After working two weeks in a Japanese Noodle Bar, I seem to find myself setting a higher benchmark for other Japanese restaurants, whether I liked it or not.
Granted, I was working on the floor, but I was trained in French cooking techniques at Tafe, so I can pick it up rather quickly.
There are a couple stand out dishes that I like at Manmaruya Campsie.
First being their teriyaki chicken... I find myself comparing the standard of teriyaki chicken dishes at other shops in terms of juiciness, and sauce. I have my sweet tooth and teriyaki chicken being one of that.
Granted that, their secret teriyaki sauce consists of sake, mirin, whole purple garlic, ginger, soy sauce, sugar, and what not and boiled with the leftovers of a chicken carcass for that wholesome chicken goodness.
The sauce is then cooked with the chicken till the sauce bubbles over, until it thickens to that glazey sweetened sauce you would expect of teriyaki chicken sauces.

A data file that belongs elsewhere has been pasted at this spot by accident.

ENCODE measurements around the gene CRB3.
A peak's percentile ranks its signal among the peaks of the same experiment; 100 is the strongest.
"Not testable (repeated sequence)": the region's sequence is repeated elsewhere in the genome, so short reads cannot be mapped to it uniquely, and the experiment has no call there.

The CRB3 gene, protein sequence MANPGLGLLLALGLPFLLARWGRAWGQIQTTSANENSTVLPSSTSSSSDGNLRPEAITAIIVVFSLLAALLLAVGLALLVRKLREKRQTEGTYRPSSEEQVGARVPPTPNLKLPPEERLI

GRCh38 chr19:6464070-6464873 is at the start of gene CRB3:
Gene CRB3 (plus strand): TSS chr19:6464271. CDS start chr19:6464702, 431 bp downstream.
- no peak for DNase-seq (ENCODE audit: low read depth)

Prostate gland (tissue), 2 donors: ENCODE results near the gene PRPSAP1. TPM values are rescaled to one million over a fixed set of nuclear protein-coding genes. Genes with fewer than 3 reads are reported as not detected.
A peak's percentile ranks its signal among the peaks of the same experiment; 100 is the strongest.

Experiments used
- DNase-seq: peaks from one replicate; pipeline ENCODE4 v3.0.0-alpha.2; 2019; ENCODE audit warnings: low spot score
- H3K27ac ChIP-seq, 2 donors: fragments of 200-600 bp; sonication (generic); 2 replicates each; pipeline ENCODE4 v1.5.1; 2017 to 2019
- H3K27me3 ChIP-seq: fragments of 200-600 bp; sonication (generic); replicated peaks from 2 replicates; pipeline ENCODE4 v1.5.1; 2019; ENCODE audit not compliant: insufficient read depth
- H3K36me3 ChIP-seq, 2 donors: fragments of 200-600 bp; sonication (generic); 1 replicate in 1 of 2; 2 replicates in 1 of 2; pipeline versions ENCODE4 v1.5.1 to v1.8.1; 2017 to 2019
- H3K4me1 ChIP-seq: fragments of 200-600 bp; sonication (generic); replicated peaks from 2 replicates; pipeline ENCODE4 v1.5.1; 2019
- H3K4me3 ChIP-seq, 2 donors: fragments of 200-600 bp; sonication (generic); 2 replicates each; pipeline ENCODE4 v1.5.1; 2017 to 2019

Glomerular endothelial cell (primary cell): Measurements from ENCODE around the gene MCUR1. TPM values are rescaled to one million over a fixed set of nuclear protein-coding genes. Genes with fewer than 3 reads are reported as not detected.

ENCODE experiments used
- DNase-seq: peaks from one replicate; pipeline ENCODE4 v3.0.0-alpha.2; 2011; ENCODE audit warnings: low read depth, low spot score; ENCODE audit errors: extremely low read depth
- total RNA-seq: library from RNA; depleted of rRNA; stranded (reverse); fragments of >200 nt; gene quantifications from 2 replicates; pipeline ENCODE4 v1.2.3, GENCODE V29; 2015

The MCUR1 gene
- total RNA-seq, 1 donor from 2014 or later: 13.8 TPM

I have also come to expect a side saucer when I have a dish that is served with wasabi.... Which seems to be lacking for service at the Japanese bar I went for dinner with Cecile tonight in Belmore.
Yoshi-San, the chef who works at Manmaruya, is an experienced Chef... In particular, his knife skills are consistent in sashimi slicing. I particularly like how he plates the aburi sashimi.
Aburi salmon sashimi is salmon that is torched and then drizzled with sauce for that stand out presentation on a platter, and Yoshi-San is particularly adept at that.
Finally, I like how the tonkatsu broth is made at Manmaruya Campsie. It is rich and somewhat oily greasy and what you would expect from the hours of boiling the pork trot to release that collagen, marrow and fat that makes up the rich pork based broth you would expect to go with your egg based Japanese ramen noodles.
I really like my food (thanks Nathan for telling me that). ... Especially the ones with lots of fat and lots of dangerously high diabetic levels of sugar. :-)